This is the first in a series of articles in which Hugh Fraser will be writing about contemporary shire matters in the runup to local government elections.
AFTER eight months of councillor deliberations and an 11th hour removal of the Rural Living Rate that forced another period of public exhibition, causing a delay of a further two months, Mornington Peninsula Shire finally has a budget for 2020–21.
Delayed community grants, capital works and priority projects can at last be rolled out or tendered and started, providing much-needed local government spending in a diminishing Mornington Peninsula economy.
It’s a $249 million budget – a touch higher than last year’s actual expenditure but with capital works spending down to $50.9 million from $96 million actual expenditure in 2019–20. Debt rises from $12.1 million at 30 June 2019 to $43.8 million in 2020–21 as the Yawa Aquatic Centre in Rosebud nears completion.
This year, councillors actually debated the budget, which was unprecedented. Normally the budget process is tightly controlled by shire management, but a councillor’s late amendment enabled a proper debate on the budget immediately prior to its adoption.
The annual budget is a council document and can only be altered or varied by a further resolution of the elected council. Together with the council’s employment of a CEO and their key performance indicators, the annual budget is one of the few direct responsibilities councillors have over management. Councillors control the purse strings. This is a matter shire management needs to keep firmly in mind before taking decisions that only the council can take to delay or vary budgeted, “ready to go” capital works and projects.
This councillor control, with timely and regular advice from management, will be critical as the financial fallout from the pandemic emerges in 2020–21.
Local government is representative government and also responsible to the community to listen and act responsibly on community concerns articulated through a proper process of community engagement.
The reversal of the boatshed/beach box charges in this budget is an example of this. However, the lost revenue has to be made up by cuts to community, capital and other works from which all the community would have benefited.
Equally, backflipping in this budget on the Rural Living Rate by abolishing it (because the total quantum of rates collected is capped) throws an additional rate burden of $2.06 million onto the general body of ratepayers – particularly ratepayers who live within the urban growth boundary on land zoned for residential purposes.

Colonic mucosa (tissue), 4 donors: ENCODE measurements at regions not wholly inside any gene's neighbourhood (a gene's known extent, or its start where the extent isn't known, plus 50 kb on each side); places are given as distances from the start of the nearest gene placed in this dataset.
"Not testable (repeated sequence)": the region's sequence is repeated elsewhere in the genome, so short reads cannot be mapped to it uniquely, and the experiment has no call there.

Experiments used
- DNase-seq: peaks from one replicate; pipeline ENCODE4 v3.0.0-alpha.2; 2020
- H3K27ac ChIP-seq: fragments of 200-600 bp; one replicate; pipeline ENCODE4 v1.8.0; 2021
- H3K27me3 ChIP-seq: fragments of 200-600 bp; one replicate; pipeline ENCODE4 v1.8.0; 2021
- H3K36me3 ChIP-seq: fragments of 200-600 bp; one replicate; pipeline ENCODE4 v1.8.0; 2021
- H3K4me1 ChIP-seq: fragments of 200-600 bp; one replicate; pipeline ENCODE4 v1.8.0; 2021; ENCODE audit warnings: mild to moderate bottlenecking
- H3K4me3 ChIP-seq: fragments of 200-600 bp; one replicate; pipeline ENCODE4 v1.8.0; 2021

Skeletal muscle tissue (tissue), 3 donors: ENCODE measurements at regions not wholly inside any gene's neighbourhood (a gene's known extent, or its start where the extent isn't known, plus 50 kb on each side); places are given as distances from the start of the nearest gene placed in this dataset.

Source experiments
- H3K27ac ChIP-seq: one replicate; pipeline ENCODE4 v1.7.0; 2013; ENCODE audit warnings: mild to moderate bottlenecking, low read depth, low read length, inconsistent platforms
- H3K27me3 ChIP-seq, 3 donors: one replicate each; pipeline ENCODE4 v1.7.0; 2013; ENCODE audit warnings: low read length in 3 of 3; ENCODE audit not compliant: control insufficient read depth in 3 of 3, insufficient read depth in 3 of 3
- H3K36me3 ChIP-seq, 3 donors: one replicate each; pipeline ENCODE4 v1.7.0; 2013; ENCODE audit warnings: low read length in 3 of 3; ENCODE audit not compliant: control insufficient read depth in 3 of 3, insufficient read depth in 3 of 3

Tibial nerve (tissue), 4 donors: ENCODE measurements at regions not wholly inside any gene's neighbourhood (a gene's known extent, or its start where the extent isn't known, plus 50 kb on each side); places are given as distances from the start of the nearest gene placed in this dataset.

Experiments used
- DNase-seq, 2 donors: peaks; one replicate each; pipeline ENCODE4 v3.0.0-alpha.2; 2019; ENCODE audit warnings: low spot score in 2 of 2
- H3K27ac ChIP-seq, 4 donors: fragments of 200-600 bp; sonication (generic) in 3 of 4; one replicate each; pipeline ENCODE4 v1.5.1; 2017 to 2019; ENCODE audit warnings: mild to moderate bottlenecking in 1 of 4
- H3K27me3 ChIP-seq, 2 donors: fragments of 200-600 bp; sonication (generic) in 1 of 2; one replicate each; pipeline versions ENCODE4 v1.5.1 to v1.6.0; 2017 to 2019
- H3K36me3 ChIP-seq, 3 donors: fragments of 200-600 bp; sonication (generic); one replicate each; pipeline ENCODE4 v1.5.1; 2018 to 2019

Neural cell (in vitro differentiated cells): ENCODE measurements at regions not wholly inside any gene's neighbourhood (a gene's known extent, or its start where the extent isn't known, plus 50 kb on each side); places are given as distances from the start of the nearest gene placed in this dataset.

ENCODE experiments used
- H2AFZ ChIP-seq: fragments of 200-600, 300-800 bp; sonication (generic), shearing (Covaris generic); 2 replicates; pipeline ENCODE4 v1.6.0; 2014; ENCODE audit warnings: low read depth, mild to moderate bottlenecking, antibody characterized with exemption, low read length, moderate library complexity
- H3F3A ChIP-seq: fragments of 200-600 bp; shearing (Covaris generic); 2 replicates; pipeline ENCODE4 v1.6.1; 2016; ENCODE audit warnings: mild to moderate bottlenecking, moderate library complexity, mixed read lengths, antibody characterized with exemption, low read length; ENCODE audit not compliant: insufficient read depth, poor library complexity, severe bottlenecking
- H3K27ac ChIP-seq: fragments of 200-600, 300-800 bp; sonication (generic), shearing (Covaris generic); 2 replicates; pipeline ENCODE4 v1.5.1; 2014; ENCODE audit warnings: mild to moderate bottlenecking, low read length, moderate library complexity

Over the past three years, the council has progressively reviewed its rates strategy to promote environmental and social objectives. The Agricultural Rate, Vacant Residential Rate, and Vacant Commercial Land Rate are examples of differential rates maintained within the state government’s rate cap.
The Conservation Land Rate was introduced in the shire’s 2019–20 budget at 75 per cent of the General Rate of 100 per cent. This replaced a rebate and freed up an additional $380,000 cash for weeding and environmental work that benefits the whole shire.
Again, to promote the fundamental green wedge values in the shire, councillors have this year introduced in the budget a Trust For Nature covenanted land rate, at 35 per cent of the General Rate of 100 per cent. This is a major and innovative rating reform by the shire that assists landowners who protect and enhance natural values via a conservation agreement made with the Trust For Nature, a not-for-profit organisation that protects native plants and wildlife.
There remains the Heritage Rebate in this budget. This currently provides very modest rate relief for owners of heritage properties. The planning scheme review for protection of heritage properties is currently underway and will provide an excellent basis for introducing a purposeful heritage rate.
Just as a “Trust For Nature rate” will assist in preserving and enhancing environmental values in rural areas, a purposefully structured heritage rate will help preserve and enhance heritage buildings and places.
I look forward to bold progress in the introduction of a differential heritage rate in the 2021–22 budget process.
There is no doubt the community is hurting during the coronavirus pandemic. It is the council’s duty to be vigilant about this and respond quickly and innovatively with new community programs.
The budget amendment motion called for three significant additional projects – to enable groups and businesses to support local creative industries; to support informal, youth-related outdoor activities; and to ensure the usability of tracks and trails for exercise now and after movement restrictions are lifted.
All three are excellent communitybased proposals (although they lack detail) and would cost a touch under $600,000, any one of which could have been funded from the additional boatshed/beach box charges revenue. But funding these projects would see cuts to other council programs and capital works projects – all of which are “ready to roll” or “shovel-ready”. The three significant projects are not ready and shire management and the community would require time to develop and implement them.
It is incredibly important at this time of economic stress to get government money into the community as soon as possible. It was not appropriate to further delay the budget for the three new projects, which can be considered at the mid-year budget review in February
Hugh Fraser is Nepean Ward councillor
on Mornington Peninsula Shire Council
and a candidate at the upcoming local
or mobile: 0418 379 335
Written and authorised by Hugh Fraser,
12 Michael Street, Rye 3941